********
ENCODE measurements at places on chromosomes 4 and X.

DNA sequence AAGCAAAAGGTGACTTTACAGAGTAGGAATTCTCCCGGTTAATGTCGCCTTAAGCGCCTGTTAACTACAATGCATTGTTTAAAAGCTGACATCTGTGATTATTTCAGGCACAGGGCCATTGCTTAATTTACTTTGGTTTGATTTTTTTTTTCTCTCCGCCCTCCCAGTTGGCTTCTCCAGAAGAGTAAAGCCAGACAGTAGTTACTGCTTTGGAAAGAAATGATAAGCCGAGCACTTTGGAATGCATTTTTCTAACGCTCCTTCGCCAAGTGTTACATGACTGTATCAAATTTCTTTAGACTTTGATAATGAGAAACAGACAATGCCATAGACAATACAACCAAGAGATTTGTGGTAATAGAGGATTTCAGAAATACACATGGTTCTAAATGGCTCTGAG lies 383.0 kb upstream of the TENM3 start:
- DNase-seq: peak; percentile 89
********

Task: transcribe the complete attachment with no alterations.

ENCODE measurements at places on chromosomes 4 and X.

DNA sequence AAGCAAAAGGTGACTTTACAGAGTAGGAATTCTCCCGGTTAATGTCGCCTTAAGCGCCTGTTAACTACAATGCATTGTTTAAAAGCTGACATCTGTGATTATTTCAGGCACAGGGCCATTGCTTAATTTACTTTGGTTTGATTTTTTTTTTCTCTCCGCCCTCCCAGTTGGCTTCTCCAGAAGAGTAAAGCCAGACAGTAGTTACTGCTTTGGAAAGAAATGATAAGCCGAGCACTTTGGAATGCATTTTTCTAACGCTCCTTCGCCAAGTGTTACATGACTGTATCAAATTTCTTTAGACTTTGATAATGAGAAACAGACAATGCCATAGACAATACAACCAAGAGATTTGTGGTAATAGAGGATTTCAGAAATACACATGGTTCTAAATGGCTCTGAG lies 383.0 kb upstream of the TENM3 start:
- DNase-seq: peak; percentile 89